Yale University

Class News

Fall Golf Outing October 13, 2006

After several years of successful springtime Yale '64 golf outings, we decided to add a fall outing this year, again at the beautiful and renowned Yale Golf Course, ranked the number-one college golf course in the country in Golfweek's 2006 College Almanac, which considers "the classic Yale Golf Course in a league of its own." We thank Bill Galvin for organizing this extravaganza and Chris Getman for memorializing it (see below). Anyone stumbling on this page who would like to be notified of future such '64 golfing events should contact either Bill or Chris.

On Friday, October 13, nine intrepid classmates teed it up. Chris captured the event in a photo and a bit of historical fiction, below. You can also review commentary and pictures from our earlier outings in 2006, 2005, and 2004.


The second class golf outing of the year was held auspiciously on Friday, October 13th at the Yale Golf Course. Participating were (from left to right in the picture below): Brin Ford (H'64), Martin Padley, Don "Yardsale" Crabtree, John Evans, Sam Francis, Jim Baxter, Bill Galvin, Ugh Lee, and Chris Getman.

After the usual BS at lunch we divided into threesomes, with Evans, Crabtree and Padley (who returned after a two year hiatus) going first, Lee, Galvin and Francis second, and Baxter, Ford and Getman bringing up the rear. This was fortunate, because as the only forthright group on the course that day, they assumed the role of vigilante to assure that the other renegades didn't try anything sneaky.

After the obligatory group photo where a wide angle lens had to be attached to Getman's camera to record the ten pounds of warthog attached to his waistline following a three week trip to Africa, the bickering began. Galvin tried to explain why his handicap had gone from 6 to 21 over the summer and eventually after much whimpering from the others, compromised for a 15. He neglected to mention that he was a FEMA first-round draft pick to be used in future emergencies where sandbags are needed. His prowess at bagging and FEMA's wisdom were duly noted as he cracked one 290 right down the middle off of the first tee.

Evans didst protest to much also, noting that he had only played 140 rounds on the Cape this summer because he'd needed to spend time in post-Katrina New Orleans personally shoring up the 14th Street dike. Crabtree, true to form lost his hat before we even teed off. That, at least, was better than his shoes which he lost last year.

Play was brisk, and we all connected again on the ninth tee. This was where some gross improprieties became uncovered. It seems that in setting up the event Galvin had established two provisos. One was that there would be a "floating" mulligan and the other was that we could invoke the "leaf ball" rule. More on that later. After Evans, Padley and Crabtree all hit their balls into the water, all three promptly took "floating" mulligans even though their balls were on the bottom of the pond. That egregious violation was noted by the pious third group. Unnerved by what they'd seen, Lee, Francis and Galvin also chunked their shots. Unfortunately there were no witnesses as Baxter, Ford and Getman all birdied the hole.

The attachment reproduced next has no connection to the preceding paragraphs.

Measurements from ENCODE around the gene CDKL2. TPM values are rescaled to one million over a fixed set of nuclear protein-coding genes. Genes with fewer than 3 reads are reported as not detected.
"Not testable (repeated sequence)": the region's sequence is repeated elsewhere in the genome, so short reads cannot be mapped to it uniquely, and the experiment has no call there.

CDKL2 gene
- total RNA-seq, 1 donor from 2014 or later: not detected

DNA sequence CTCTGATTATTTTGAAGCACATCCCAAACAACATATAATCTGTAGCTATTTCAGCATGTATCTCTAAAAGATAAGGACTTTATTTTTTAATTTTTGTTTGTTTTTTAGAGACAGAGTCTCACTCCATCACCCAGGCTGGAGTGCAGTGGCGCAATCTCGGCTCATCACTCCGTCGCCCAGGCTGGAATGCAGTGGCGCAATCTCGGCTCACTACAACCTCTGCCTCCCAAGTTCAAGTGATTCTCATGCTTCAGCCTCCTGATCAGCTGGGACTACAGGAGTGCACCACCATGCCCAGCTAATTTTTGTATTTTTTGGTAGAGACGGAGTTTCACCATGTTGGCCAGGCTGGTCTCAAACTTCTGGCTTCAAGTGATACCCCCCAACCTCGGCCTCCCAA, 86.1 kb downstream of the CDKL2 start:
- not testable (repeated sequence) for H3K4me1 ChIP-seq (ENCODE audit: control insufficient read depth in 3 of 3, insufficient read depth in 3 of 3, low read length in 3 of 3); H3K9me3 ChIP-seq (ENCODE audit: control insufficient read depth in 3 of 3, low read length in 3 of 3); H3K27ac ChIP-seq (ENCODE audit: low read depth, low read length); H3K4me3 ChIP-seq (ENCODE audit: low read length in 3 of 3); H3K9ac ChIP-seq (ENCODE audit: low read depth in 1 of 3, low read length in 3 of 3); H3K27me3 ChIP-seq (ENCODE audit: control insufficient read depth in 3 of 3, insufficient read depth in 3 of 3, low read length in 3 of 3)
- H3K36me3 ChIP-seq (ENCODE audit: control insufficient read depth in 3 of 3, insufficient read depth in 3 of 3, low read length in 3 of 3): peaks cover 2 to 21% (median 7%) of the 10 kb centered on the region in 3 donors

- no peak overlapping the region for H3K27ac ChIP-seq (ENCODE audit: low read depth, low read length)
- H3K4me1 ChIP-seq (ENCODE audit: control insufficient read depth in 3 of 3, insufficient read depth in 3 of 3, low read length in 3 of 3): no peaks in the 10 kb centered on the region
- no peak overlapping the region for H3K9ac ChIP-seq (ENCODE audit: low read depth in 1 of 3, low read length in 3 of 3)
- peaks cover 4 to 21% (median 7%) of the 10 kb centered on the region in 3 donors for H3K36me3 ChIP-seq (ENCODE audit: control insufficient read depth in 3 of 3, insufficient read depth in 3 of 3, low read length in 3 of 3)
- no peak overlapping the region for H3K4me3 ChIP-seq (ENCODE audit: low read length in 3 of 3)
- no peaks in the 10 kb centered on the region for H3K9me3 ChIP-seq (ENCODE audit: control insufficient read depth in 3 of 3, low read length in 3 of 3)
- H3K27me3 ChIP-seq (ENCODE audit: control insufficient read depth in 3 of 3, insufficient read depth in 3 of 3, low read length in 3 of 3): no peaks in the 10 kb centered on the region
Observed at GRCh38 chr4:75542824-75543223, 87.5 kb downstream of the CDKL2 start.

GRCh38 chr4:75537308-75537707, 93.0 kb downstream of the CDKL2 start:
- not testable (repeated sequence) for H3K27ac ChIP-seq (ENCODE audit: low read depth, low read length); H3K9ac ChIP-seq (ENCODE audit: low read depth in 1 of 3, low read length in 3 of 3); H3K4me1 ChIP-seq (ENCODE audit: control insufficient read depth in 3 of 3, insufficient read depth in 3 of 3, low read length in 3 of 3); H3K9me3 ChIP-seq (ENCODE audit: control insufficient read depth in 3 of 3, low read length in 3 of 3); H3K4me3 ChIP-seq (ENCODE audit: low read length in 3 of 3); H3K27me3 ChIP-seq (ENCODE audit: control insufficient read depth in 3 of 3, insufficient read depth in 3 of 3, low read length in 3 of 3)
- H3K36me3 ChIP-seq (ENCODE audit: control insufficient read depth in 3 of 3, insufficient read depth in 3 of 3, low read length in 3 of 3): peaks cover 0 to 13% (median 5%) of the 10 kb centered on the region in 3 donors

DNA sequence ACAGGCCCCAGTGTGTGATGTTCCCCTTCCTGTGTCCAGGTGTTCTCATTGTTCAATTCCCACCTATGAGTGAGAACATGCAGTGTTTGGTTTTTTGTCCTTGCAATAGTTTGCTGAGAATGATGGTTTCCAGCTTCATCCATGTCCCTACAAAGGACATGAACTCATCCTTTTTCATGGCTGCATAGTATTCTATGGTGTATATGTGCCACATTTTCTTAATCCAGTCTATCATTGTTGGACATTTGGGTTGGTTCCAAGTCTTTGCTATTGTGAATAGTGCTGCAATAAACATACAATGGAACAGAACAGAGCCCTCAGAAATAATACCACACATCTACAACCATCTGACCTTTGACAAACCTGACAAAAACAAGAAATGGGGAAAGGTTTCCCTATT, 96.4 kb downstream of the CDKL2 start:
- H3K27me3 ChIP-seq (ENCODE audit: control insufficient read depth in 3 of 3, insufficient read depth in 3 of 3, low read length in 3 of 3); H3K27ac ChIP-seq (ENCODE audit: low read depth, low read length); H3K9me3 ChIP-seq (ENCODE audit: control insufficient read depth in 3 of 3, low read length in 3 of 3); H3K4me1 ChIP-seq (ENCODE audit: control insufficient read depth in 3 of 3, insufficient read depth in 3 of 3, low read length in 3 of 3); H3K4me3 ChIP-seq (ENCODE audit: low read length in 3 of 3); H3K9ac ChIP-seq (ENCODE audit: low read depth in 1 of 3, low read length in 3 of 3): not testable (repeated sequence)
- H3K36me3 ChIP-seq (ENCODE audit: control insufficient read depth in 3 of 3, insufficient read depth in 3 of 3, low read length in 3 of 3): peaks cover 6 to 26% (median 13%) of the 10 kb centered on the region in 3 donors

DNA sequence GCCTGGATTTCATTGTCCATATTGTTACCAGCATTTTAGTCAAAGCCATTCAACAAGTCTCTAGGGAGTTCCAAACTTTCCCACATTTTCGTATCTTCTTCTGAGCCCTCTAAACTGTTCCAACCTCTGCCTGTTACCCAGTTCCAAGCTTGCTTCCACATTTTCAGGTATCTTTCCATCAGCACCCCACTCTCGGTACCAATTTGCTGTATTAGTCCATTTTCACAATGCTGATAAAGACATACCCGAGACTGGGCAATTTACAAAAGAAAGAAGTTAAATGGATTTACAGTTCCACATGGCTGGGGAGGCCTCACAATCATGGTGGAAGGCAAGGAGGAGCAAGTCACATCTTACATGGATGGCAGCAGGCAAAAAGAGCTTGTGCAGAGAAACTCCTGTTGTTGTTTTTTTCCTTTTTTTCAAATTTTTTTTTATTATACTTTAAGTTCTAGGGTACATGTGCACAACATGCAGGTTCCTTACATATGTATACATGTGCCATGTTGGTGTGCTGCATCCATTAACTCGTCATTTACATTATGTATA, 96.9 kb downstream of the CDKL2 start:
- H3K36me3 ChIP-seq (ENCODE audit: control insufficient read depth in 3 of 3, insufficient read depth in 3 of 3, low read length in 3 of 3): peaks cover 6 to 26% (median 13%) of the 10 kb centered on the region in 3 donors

We met again on the thirteenth, another par three. There we witnessed one of the most unusual shots any of us had ever seen. Francis hit a screamer which hit the ladies tee, a wooden block, and like a shot ricocheted back and hit Lee in the sternum. It was scary, but Ugh, being the trooper that he is, shook it off and hit a great shot that just missed the green. Had the ball been either a foot higher or lower, Tony could have had a serious problem. Francis, on the other hand, failed to note that his ball was behind the ladies tee-in fact it was behind the tee from which he's hit - and did not perform the requisite "elephant" golf routine resulting in a two stroke penalty for his team.

Ford showed his true Harvard colors by twice hitting into the Lee, Francis, Galvin group on blind holes, only to find his ball teed up in the middle of the fairway in the true Yale spirit of forgiveness.

When we regrouped after Ford's par on eighteen, the scores were turned in. It was a best ball, no handicap format so one would have expected Galvin's team to win. That was not the case. Evans, Crabtree and Padley turned in a 79, and the other two groups reported 84s. However, upon closer examination it was noted that the ECP group had made a rather unusual interpretation of the "leaf ball" rule. Evans, though a physics major, noted that "leaves" is the plural of "leaf" so that when one "leaves" his balls wherever he'd like he should not be penalized. A meeting of the executive committee overruled this interpretation and imposed a five stroke penalty, putting ECP at 84.

The BFG group, which would never consider taking a mulligan or invoking the "leaf ball" rule, was awarded two strokes because Baxter lit up a cigar on the fifth hole which he proclaimed was "an eleven holer," though not to be confused with an elaborate outhouse. It looked like a putter. He was puffing along fine until the incident on the ninth tee which upset him so much that he lost his cigar which had seven holes to go on it. The poor fellow was in great duress, but soldiered on until twelve where he broke out a "seven holer," an F.D. Grave Munimaker. Because he was under such stress but played anyway, Baxter was awarded two strokes. Getman, in the meantime blew through three "two holers," while Ford, in true Harvard fashion sucked on a pipe throughout the round. The LGF group was penalized two strokes for Francis' failure to "elephantize" the 13th hole, so the final tally was BFG 82, ECP 84, and LFG 86.

Many of the warriors convened at Carmine's restaurant for a nice dinner where the BS continued to flow. It was a good outing.